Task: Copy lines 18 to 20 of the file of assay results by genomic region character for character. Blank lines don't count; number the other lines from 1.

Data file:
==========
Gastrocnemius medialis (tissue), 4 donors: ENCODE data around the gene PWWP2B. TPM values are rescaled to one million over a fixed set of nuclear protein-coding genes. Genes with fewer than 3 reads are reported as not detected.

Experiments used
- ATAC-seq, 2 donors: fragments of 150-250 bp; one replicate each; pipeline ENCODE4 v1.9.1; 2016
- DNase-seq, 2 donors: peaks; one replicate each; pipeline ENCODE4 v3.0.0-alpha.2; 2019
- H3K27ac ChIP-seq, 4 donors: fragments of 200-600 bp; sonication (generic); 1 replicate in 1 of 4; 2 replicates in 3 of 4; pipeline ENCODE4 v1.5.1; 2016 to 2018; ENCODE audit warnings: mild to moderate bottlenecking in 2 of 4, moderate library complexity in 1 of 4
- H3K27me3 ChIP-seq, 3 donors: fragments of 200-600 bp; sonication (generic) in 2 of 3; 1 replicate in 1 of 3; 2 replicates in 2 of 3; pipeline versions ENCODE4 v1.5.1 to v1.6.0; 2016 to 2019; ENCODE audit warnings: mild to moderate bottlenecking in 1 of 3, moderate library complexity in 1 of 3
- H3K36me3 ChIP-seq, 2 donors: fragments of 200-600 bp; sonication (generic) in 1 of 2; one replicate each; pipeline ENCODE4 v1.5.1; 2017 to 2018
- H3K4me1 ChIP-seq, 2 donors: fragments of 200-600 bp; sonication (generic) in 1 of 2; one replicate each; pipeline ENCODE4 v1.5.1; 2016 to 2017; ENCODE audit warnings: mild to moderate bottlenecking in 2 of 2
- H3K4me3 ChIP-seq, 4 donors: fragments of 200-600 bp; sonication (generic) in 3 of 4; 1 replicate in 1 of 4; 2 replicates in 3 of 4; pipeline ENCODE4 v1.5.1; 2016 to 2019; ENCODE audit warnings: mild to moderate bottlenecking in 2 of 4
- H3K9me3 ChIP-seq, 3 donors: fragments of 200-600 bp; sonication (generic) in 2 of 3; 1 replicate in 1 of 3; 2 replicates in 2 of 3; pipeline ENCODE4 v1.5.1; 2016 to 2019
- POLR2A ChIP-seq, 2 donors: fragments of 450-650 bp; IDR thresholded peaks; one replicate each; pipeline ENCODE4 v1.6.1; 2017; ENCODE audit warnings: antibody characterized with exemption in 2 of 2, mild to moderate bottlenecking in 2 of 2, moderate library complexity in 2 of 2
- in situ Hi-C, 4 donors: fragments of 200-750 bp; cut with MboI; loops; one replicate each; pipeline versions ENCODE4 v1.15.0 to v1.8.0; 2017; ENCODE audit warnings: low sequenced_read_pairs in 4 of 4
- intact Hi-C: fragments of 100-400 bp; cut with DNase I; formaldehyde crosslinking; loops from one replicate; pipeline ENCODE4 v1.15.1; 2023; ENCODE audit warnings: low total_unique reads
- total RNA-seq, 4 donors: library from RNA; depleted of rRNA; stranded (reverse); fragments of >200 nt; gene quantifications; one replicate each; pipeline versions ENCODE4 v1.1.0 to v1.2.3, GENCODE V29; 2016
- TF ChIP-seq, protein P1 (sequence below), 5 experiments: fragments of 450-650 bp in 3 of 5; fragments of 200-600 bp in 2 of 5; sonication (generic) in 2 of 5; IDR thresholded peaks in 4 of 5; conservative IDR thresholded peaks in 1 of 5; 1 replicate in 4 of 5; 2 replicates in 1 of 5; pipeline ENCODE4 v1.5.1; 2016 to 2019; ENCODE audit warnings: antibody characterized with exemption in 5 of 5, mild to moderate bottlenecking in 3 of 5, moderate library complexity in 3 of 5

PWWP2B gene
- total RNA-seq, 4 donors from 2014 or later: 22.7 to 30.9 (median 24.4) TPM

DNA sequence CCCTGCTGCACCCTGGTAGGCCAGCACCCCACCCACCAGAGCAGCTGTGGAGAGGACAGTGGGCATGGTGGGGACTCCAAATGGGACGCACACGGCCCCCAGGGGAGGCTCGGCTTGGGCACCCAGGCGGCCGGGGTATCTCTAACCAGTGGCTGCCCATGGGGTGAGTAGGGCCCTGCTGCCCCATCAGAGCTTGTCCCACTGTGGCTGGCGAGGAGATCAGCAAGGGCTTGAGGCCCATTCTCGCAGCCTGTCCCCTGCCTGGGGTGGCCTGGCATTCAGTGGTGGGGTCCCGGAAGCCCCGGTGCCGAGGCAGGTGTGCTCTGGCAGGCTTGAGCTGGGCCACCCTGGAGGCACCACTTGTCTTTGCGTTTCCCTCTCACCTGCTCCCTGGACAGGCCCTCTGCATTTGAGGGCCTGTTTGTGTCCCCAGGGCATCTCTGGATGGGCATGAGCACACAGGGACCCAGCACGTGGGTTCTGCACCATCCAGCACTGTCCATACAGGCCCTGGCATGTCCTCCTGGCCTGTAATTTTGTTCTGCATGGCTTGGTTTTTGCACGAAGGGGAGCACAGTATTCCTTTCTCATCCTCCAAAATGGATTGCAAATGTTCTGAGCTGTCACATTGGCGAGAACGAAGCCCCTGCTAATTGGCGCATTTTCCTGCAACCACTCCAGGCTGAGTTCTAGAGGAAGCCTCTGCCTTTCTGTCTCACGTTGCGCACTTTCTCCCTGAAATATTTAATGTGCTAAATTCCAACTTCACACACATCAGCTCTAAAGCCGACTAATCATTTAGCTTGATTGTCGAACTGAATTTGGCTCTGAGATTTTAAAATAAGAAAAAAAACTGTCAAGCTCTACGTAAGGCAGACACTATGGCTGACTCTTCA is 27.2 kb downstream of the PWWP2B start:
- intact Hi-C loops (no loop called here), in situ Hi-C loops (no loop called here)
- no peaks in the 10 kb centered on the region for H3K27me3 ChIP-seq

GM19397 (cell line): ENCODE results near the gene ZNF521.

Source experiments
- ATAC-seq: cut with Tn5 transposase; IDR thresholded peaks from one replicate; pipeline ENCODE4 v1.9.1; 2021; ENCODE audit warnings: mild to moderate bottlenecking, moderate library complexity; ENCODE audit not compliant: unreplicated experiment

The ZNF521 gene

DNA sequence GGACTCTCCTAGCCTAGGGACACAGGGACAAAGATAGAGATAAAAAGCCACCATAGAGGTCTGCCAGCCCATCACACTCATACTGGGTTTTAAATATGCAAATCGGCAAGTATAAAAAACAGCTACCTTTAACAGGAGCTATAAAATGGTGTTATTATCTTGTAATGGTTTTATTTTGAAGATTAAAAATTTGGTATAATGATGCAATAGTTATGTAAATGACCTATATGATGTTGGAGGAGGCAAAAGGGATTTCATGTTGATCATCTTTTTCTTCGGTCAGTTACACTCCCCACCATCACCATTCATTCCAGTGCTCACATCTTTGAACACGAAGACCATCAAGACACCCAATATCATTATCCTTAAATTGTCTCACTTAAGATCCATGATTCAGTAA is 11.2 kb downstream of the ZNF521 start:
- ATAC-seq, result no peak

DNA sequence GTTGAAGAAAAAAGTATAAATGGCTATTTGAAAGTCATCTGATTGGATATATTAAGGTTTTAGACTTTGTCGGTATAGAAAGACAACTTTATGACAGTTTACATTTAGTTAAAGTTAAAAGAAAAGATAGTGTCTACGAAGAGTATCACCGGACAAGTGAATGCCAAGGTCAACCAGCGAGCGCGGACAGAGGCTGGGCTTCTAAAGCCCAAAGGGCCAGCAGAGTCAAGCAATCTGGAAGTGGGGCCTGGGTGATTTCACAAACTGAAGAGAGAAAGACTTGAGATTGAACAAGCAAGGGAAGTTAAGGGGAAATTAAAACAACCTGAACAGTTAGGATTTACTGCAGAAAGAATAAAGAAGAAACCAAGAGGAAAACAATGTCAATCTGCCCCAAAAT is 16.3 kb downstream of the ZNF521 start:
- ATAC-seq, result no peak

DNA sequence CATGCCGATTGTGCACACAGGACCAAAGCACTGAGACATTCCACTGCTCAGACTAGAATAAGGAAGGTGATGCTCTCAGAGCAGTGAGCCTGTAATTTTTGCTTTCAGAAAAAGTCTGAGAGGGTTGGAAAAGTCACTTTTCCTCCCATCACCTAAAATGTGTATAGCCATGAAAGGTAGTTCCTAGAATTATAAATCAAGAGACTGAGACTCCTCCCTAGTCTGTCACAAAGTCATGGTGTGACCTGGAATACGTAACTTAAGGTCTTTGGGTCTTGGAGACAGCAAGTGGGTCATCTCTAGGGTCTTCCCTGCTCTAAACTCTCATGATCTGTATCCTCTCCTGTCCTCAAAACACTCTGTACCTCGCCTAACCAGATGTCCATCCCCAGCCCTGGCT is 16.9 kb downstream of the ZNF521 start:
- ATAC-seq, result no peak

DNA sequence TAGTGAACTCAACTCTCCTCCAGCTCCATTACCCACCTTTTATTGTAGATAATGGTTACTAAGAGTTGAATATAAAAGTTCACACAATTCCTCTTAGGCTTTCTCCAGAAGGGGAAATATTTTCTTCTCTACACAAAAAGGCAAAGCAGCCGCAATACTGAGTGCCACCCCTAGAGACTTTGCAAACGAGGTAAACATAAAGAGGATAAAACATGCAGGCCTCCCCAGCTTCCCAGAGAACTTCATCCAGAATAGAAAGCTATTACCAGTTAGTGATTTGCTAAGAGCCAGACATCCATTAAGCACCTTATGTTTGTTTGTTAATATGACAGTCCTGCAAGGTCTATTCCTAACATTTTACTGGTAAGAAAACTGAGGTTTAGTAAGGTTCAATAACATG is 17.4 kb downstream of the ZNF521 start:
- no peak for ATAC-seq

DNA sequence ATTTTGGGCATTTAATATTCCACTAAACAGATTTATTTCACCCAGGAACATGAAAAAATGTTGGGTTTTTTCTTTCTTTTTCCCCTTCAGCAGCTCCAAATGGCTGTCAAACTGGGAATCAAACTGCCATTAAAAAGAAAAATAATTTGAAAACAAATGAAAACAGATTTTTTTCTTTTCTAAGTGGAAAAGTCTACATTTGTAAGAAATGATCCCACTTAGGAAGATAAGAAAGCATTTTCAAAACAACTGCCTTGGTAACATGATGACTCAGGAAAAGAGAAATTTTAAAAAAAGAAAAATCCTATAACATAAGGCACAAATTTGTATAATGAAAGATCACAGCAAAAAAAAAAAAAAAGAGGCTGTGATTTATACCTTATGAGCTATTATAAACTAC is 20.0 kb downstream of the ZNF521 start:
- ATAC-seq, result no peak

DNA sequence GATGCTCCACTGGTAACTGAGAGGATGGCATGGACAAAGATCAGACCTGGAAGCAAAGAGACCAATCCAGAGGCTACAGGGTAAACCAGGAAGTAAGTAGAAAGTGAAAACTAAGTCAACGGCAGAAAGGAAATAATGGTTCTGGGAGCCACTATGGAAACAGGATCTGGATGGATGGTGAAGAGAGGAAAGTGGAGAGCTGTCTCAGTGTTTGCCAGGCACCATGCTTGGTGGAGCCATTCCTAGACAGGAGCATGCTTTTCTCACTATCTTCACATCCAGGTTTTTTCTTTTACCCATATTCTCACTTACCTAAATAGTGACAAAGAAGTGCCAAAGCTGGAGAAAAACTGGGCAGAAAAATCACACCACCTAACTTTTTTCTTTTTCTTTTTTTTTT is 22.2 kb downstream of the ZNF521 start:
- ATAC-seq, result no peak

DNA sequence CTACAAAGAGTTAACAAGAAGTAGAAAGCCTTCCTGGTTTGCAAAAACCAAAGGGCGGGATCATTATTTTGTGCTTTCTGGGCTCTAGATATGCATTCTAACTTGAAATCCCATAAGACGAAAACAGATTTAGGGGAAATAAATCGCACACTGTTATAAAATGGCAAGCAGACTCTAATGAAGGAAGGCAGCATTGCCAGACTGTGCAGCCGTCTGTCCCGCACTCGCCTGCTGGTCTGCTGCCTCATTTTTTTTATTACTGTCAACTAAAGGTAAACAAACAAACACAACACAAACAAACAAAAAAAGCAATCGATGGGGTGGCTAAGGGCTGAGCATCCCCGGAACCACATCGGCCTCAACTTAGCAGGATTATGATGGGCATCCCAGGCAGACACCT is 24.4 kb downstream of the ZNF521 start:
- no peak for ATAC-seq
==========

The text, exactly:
DNA sequence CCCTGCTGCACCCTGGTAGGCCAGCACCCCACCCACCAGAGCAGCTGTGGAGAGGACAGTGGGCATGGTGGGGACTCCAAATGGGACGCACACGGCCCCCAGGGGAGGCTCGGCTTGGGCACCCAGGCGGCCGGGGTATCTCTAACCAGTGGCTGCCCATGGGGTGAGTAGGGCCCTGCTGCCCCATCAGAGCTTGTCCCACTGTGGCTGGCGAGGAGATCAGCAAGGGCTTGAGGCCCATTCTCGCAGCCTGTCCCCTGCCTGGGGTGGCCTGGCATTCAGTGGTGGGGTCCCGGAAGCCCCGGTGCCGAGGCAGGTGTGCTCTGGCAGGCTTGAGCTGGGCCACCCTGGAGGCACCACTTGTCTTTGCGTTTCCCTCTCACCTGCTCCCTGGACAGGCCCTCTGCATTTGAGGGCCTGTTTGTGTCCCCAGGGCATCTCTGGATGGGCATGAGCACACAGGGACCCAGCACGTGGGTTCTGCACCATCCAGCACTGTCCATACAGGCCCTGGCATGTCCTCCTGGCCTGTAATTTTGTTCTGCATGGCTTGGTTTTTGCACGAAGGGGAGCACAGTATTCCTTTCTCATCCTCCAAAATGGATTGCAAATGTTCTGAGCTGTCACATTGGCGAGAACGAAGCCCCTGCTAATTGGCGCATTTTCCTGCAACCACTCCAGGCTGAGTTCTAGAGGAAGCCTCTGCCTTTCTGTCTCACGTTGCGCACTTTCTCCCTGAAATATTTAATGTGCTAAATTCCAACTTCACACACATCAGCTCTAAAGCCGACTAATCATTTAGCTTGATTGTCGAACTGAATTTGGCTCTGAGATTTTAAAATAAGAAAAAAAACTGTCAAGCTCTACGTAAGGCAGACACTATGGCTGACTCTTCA is 27.2 kb downstream of the PWWP2B start:
- intact Hi-C loops (no loop called here), in situ Hi-C loops (no loop called here)
- no peaks in the 10 kb centered on the region for H3K27me3 ChIP-seq